Thursday, August 2, 2012
A Million Dead Birds Laughing - Xen (2012)
Country: Melbourne, Australia
Style: Experimental Metal/Grindcore
I haven't covered a whole lot of grindcore this year (mainly because I haven't heard a lot of good albums). I was unfamilliar with AMDBL before listening to a track from this album on Youtube, but was more than impressed with it. What's weird is that I had only heard of the band earlier that day and thought nothing of it.
Now, when I saw the tag of "experimental grindcore", what usually comes into my head is a band like Gigan, who I really don't have more than a passing interest in. No matter how technical or spastic those bands are, they really don't interest me all that much, but that is not what this is at all. I was really shocked when I listened to this and it sounded like Dillinger Escape Plan mixed with Napalm Death, musically, while vocalist Adam Stewart was, essentially, bouncing off the walls, not so much screaming or growling, even though he does that as well, but singing. The sound of his voice really reminded me of Bjørnar Nilsen of Vulture Industries, who I am a big fan of, while his vocal acrobatics were more in line with someone like Mike Patton, who I am a fanboy of, so that immediately landed him on my good side. But perhaps I'm focusing a bit too much on the vocals, because saying that musically it blends the above two bands together is still pretty vague. Even TDEP is pretty varied throughout their albums. The instrumentalist are skilled in mixing tech-death, grind, and stuff of that variety with more jazzy interludes, melodic phrases, doom inflected sections, and left-field ideas (the whistling that closes Zombie was a pretty weird choice to close out the album if you ask me). The fusion of experimental instrumentalists with a mad vocalist, and I mean that in the best possible way, leads to a sound that I am not only a fan of but am also quite sure I have yet to hear anywhere else.
Now, no matter how experimental or melodic the band is on here, their sound is still rooted in the realms of grindcore, so the majority of tracks on here are still under the two minute mark. What that also means is that a lot of these tracks also have the tendency to blend together, which I do think hurts this album because even when every track is doing something just a little bit different, it's like punch in the face, punch in the face, punch in the face, ok, longer track so it's a bit more melodic. I would have liked to have heard the band write longer tracks because they've shown that they can write interesting songs that are over the two minute mark, listen to both Terminal or the title-track for a good example. I can't help but feel that for all the intensity the band deliver with their short bursts of aggression, they actually have a strength in songwriting, which is more than I can say when it comes to other grind bands. These guys can actually string together a good and well-written song when they want to, and I actually just want more of that. Short bursts are great, but I don't think they should ignore a strength that they so obviously have.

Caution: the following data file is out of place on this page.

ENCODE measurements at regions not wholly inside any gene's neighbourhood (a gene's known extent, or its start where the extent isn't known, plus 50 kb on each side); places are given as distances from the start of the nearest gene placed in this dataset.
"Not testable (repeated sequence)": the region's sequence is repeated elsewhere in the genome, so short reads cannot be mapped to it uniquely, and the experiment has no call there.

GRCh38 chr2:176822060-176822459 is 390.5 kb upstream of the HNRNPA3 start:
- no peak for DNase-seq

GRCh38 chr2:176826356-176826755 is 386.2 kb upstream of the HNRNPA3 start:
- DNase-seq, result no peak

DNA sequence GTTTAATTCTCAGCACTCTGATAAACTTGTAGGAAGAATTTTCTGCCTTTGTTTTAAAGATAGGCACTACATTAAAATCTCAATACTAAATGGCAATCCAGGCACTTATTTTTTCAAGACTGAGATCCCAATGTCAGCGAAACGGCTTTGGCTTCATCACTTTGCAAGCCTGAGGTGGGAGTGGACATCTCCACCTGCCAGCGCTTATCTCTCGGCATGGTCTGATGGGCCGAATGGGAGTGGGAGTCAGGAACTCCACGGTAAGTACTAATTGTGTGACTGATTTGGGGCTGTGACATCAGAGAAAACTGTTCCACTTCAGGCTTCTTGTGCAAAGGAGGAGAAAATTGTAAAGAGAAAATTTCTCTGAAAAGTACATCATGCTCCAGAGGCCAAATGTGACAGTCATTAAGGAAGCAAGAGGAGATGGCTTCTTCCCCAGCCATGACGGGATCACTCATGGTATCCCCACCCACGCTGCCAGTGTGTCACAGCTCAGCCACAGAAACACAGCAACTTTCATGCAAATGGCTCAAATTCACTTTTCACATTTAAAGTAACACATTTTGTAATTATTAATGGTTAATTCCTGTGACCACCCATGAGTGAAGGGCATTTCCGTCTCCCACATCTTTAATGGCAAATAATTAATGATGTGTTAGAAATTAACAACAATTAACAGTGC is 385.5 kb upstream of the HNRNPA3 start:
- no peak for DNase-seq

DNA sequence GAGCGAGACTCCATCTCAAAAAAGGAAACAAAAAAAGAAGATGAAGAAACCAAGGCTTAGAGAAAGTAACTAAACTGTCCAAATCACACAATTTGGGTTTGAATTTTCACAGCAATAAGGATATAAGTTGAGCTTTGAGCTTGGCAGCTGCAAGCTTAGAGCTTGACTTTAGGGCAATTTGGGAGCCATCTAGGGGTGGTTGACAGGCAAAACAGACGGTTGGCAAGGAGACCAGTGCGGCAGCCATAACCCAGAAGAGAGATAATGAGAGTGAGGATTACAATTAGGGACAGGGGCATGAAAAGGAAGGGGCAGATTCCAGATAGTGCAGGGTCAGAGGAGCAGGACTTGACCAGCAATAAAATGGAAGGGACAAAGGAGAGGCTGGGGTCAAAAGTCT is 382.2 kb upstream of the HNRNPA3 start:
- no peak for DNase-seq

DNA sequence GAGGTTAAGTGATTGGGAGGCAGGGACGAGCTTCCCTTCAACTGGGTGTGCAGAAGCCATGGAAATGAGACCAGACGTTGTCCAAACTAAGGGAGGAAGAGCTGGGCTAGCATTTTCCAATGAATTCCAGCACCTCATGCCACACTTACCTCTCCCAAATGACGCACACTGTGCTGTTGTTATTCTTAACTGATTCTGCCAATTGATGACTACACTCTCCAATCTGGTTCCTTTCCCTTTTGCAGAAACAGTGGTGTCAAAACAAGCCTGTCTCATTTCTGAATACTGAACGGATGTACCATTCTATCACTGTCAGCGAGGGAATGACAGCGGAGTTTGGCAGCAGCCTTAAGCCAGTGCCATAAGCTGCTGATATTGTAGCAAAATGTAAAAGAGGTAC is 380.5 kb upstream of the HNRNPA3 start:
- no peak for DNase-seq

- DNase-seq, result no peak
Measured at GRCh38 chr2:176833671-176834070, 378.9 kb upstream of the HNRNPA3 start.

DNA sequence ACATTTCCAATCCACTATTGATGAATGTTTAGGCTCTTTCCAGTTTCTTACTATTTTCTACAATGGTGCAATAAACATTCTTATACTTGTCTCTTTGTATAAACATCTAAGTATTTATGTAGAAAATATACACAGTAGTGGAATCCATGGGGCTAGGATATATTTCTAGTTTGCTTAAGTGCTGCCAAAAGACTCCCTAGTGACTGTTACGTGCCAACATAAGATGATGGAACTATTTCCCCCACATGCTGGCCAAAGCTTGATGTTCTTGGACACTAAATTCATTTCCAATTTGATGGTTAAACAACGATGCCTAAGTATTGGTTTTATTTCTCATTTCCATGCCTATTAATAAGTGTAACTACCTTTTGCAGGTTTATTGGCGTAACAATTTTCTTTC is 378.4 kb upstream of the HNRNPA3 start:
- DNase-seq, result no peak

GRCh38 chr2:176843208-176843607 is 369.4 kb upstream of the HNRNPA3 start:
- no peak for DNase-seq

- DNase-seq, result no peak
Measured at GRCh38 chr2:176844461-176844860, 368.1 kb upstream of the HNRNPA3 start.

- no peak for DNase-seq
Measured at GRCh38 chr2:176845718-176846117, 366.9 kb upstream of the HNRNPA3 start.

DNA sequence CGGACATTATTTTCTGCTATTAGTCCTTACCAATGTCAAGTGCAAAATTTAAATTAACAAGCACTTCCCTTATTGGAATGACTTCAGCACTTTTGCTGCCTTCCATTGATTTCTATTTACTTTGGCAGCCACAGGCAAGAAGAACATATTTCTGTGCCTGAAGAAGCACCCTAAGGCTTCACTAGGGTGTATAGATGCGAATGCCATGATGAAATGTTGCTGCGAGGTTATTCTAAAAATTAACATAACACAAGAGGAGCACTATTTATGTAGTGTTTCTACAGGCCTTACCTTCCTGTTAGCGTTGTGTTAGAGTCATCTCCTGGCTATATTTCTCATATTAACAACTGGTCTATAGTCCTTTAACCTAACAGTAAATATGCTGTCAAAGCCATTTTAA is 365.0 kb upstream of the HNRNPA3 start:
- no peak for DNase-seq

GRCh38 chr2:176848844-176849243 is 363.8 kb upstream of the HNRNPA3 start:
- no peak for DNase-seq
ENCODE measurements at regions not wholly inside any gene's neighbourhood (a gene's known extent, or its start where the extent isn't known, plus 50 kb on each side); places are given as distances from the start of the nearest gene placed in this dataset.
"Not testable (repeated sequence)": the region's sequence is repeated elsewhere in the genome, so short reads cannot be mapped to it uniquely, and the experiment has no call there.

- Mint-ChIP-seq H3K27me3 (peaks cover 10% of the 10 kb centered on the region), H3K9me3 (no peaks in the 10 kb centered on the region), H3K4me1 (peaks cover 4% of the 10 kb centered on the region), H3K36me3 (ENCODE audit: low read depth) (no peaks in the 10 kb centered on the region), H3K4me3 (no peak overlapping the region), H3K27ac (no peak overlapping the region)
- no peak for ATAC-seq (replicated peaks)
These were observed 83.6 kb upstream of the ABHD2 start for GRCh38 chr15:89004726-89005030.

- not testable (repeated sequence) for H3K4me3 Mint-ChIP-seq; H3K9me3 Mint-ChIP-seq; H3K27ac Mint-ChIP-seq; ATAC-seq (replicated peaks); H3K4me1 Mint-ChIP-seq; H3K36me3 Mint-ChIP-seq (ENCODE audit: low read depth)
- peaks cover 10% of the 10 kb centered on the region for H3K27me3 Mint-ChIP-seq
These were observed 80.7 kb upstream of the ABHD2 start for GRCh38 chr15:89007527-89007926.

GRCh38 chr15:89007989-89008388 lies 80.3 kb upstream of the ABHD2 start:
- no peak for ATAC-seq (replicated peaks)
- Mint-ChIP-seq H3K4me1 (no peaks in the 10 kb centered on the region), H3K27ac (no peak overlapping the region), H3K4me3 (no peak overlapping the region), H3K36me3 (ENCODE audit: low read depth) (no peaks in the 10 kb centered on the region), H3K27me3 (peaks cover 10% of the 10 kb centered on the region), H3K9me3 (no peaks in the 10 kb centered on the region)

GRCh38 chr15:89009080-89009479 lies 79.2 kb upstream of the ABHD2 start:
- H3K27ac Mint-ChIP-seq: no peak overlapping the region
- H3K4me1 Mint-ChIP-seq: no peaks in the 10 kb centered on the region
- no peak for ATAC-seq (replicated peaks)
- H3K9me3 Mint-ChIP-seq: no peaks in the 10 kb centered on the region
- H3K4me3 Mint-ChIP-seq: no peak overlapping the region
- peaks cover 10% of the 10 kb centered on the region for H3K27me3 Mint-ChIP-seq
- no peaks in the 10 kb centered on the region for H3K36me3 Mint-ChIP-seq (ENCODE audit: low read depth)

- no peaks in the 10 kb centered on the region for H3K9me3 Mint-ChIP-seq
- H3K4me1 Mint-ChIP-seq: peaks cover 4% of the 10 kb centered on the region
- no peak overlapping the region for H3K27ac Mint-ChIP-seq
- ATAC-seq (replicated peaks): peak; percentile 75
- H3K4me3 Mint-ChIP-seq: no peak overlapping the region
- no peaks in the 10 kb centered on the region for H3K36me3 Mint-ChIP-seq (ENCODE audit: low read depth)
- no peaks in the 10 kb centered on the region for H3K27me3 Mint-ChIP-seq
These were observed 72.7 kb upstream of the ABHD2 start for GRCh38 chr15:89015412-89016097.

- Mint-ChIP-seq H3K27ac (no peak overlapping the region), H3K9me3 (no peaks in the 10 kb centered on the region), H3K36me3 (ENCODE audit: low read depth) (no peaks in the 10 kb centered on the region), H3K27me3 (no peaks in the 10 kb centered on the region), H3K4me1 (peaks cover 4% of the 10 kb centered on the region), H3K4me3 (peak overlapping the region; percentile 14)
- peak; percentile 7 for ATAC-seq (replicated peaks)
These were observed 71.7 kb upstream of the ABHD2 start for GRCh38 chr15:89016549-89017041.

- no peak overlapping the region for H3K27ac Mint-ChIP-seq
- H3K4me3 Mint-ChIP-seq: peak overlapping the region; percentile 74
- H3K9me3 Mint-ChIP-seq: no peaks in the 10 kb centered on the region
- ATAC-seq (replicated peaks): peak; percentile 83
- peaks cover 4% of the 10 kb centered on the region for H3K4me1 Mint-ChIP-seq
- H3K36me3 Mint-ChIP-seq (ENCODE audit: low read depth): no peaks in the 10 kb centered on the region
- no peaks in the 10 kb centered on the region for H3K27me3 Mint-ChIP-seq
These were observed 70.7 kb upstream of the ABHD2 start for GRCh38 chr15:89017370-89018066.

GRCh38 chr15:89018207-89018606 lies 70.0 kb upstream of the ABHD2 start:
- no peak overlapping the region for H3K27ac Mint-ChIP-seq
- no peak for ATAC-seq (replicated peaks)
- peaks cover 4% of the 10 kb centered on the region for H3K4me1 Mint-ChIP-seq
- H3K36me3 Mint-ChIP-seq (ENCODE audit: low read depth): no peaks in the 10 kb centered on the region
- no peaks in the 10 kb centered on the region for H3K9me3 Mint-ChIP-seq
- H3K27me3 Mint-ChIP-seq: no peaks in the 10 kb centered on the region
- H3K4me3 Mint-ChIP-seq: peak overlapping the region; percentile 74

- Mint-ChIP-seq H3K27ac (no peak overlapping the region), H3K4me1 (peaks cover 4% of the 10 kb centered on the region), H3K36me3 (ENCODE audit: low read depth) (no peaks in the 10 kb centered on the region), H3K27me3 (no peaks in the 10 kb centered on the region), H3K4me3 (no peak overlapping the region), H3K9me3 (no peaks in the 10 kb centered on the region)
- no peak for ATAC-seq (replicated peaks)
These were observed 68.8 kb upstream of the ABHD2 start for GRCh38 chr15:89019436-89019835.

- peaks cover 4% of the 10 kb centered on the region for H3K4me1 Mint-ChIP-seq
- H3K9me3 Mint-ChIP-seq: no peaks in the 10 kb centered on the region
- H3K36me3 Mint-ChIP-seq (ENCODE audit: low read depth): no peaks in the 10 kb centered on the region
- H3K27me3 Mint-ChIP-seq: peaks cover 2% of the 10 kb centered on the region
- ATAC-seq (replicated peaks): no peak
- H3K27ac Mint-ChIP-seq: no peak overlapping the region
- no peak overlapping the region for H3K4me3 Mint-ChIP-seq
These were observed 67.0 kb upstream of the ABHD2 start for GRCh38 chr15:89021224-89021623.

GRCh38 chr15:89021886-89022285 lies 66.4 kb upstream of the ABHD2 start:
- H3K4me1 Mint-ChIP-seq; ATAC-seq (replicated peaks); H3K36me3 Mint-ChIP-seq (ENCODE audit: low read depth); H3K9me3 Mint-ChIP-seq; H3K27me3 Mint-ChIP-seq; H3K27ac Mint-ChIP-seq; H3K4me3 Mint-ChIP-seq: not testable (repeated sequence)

Regardless of my complaints, as a whole, I do think this is a really great album, and one that proves you can still do interesting things in the grind genre. This was a big surprise for me and I'm really glad I decided to check the band out. Definitely worth checking out if you're a fan of experimental metal in general, as well as if you're a grind or tech-death fan.
Overall Score: 9
Highlights: Beast, King, Quantum, Xen